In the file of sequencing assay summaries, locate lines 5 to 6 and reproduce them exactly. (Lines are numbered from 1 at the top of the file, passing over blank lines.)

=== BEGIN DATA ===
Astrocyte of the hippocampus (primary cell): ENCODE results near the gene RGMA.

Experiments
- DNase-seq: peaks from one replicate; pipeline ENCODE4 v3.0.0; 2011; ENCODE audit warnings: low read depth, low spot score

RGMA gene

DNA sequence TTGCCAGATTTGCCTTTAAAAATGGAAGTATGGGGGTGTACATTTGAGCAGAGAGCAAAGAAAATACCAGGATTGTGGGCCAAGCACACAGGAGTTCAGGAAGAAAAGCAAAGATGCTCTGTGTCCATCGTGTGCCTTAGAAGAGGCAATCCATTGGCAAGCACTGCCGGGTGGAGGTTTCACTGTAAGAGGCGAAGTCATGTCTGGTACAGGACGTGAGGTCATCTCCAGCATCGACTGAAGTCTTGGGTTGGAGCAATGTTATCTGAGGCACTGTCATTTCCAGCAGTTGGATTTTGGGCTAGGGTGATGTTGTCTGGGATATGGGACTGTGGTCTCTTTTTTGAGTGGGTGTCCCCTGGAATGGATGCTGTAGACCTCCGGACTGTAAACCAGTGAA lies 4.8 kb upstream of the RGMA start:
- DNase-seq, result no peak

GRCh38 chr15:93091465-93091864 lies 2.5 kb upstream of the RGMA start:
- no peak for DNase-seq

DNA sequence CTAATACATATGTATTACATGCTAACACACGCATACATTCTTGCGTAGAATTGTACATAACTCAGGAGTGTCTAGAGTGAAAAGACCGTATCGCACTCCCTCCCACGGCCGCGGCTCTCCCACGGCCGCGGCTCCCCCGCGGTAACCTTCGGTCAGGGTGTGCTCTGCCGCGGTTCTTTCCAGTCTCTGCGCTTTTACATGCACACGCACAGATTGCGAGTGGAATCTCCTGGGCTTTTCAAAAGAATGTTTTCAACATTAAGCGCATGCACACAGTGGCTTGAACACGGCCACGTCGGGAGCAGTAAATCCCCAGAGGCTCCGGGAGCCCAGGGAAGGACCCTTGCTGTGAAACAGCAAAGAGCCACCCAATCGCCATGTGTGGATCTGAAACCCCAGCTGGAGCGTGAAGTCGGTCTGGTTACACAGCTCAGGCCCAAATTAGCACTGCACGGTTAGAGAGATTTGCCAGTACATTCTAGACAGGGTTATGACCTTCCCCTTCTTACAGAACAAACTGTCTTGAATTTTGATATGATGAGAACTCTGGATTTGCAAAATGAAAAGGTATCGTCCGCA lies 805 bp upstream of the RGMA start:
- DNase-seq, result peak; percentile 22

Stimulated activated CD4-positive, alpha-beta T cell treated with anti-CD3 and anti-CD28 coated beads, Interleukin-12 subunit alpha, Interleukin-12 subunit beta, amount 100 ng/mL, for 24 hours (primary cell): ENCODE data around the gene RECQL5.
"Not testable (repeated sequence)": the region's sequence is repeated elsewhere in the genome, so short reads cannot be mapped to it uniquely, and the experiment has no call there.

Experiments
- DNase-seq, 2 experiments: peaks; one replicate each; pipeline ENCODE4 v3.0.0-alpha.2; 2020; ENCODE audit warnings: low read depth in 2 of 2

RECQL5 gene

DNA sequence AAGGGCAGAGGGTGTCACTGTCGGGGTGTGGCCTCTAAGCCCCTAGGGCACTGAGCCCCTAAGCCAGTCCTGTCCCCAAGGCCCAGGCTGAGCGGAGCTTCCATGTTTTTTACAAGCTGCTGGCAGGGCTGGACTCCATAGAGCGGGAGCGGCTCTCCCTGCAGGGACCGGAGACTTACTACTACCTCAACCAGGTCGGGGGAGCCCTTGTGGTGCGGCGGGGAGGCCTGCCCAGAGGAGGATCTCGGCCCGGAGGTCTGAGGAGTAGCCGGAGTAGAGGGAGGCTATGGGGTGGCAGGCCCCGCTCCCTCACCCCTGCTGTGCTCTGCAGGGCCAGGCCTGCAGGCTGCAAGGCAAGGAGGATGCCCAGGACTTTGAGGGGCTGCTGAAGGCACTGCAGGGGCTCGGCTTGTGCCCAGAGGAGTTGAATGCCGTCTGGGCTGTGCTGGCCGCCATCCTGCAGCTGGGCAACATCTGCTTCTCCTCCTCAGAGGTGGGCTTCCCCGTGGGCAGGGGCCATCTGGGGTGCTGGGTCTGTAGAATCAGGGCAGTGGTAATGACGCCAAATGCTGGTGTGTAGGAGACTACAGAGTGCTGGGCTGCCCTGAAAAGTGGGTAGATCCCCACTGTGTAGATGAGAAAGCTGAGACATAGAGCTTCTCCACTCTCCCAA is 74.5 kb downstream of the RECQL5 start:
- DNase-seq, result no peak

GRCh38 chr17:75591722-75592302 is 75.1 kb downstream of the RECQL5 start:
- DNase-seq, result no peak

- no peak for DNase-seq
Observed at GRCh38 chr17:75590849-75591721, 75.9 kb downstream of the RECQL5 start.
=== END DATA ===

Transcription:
DNA sequence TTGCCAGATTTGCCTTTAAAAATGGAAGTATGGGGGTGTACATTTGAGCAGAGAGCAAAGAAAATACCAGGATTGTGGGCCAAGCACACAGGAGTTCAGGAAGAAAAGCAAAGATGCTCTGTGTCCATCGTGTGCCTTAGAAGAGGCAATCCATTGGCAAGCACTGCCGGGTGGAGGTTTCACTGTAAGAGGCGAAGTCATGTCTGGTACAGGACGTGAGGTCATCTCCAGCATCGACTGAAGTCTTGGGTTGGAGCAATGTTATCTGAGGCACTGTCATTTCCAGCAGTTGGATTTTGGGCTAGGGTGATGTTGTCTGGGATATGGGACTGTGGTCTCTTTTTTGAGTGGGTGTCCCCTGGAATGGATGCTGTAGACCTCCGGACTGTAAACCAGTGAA lies 4.8 kb upstream of the RGMA start:
- DNase-seq, result no peak